Morality And Emergencies
Time Magazine has what it calls a morality quiz, putting forth several different scenarios and asking which course of action you’d take. The theme of each question is similar and they are all designed around the theme of when it is morally acceptable to sacrifice the life of another person.
If you’re at all interested, you can take the quiz yourself and then come back here.
The problem with the entire premise of the quiz is that it makes the mistaken assumption that the scenarios that it posits are examples of situations in which normal morality still applies, thus leading to the (incorrect I submit) conclusion that there are times when it is morally acceptable to sacrifice the life of a for the sake of others.
The proper way of looking at these emergency situations, though, is as precisely that emergencies. Ayn Rand made this point about the applicability of normal human morality to emergencies:
It is important to differentiate between the rules of conduct in an emergency situation and the rules of conduct in the normal conditions of human existence. This does not mean a double standard of morality: the standard and the basic principles remain the same, but their application to either case requires precise definitions.
An emergency is an unchosen, unexpected event, limited in time, that creates conditions under which human survival is impossible—such as a flood, an earthquake, a fire, a shipwreck. In an emergency situation, men’s primary goal is to combat the disaster, escape the danger and restore normal conditions (to reach dry land, to put out the fire, etc.).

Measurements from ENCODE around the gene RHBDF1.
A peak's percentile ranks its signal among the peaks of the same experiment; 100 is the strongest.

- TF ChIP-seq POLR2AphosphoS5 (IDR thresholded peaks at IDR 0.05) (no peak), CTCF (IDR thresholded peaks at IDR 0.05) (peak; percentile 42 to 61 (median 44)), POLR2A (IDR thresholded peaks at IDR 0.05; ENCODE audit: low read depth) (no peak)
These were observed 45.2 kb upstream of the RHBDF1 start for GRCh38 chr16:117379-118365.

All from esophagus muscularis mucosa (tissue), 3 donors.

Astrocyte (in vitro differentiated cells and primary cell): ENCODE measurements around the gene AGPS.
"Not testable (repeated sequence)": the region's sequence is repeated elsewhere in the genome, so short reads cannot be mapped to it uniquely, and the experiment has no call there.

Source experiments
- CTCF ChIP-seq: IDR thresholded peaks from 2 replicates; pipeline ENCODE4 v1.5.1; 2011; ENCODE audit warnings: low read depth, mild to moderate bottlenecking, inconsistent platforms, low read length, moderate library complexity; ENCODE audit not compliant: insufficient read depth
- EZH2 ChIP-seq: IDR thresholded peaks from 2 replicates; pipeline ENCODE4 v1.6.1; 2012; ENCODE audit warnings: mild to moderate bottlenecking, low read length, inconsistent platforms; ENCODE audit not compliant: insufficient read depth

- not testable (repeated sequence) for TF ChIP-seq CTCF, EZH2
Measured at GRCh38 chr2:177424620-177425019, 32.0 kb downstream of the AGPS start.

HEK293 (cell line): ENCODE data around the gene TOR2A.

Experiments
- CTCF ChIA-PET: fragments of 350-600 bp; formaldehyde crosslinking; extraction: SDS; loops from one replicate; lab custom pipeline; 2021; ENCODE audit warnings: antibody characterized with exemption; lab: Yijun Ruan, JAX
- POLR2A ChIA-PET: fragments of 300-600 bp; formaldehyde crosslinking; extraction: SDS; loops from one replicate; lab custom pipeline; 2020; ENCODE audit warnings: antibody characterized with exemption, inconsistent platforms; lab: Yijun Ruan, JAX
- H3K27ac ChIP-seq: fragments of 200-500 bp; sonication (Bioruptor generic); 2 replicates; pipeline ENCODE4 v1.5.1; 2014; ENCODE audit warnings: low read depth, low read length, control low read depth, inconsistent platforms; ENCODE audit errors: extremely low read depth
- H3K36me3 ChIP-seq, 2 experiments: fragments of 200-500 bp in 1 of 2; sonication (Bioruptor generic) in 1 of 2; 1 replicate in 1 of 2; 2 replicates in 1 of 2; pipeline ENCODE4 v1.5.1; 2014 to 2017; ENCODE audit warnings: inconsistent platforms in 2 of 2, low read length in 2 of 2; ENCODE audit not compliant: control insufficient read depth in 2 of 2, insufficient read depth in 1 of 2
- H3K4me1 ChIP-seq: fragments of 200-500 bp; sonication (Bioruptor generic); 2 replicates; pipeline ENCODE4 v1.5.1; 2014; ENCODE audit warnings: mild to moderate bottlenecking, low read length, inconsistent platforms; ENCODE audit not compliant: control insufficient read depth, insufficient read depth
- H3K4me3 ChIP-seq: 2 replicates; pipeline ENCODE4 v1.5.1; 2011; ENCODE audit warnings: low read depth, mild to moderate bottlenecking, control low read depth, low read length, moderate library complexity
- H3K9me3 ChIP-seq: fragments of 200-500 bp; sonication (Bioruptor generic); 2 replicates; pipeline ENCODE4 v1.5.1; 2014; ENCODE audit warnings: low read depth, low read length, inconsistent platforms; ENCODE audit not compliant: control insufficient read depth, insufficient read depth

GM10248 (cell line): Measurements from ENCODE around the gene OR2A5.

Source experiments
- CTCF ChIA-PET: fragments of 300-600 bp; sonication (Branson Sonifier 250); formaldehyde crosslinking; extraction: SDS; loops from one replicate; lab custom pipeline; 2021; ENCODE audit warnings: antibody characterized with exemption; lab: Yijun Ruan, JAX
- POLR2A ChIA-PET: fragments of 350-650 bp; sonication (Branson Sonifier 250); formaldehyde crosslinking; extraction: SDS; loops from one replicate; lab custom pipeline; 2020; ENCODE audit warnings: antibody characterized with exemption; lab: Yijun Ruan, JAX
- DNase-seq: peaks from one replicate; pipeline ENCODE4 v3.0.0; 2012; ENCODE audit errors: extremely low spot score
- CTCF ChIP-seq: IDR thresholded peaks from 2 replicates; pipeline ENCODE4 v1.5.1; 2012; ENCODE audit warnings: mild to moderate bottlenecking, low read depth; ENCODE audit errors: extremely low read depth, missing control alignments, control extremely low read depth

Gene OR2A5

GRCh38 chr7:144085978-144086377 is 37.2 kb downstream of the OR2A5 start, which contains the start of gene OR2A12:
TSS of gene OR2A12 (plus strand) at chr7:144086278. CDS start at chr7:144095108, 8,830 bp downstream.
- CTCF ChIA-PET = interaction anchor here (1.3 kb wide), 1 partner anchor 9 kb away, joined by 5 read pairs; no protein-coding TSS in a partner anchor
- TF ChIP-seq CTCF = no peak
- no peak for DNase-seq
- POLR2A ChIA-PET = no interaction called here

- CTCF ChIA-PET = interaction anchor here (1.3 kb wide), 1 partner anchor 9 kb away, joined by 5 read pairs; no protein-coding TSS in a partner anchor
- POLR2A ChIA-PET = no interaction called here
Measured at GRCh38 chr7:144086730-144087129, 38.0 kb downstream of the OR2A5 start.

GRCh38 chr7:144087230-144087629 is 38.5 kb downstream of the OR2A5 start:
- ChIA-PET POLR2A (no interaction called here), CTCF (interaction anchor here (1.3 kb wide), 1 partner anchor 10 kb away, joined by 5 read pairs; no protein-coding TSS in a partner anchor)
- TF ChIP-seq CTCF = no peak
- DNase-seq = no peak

By “normal” conditions I mean metaphysically normal, normal in the nature of things, and appropriate to human existence. Men can live on land, but not in water or in a raging fire. Since men are not omnipotent, it is metaphysically possible for unforeseeable disasters to strike them, in which case their only task is to return to those conditions under which their lives can continue. By its nature, an emergency situation is temporary; if it were to last, men would perish.
She expanded on this point in a radio interview in the 1960s:
Q: Miss Rand, a particular example has been brought to my attention, involving suicide, or apparent suicide, and it goes as follows. If Man B is placed in a situation where he is under a threat of death by Man A, and the threat is contingent on Man B killing Man C, what is the resolution of this situation philosophically? What are the moral explanations of the possible actions of Man B?
A: In a case of that kind, you cannot morally judge the action of Man B. Since he is under the threat of death, whatever he decides to do is right, because this is not the kind of moral situation in which men could exist. This is an emergency situation. Man B, in this case, is placed in a position where he cannot continue to exist. Therefore, what he does is up to him. If he refuses to obey, and dies, that is his moral privilege. If he prefers to obey, you could not blame him for the murder. The murderer is Man A. No exact, objective morality can be prescribed for an issue where a man’s life is endangered.
In other words, when life is in danger from some external force, it simply doesn’t make sense to judge a man’s actions by a moral code — and it makes even less sense to come up with a moral code that makes suicide the only moral choice.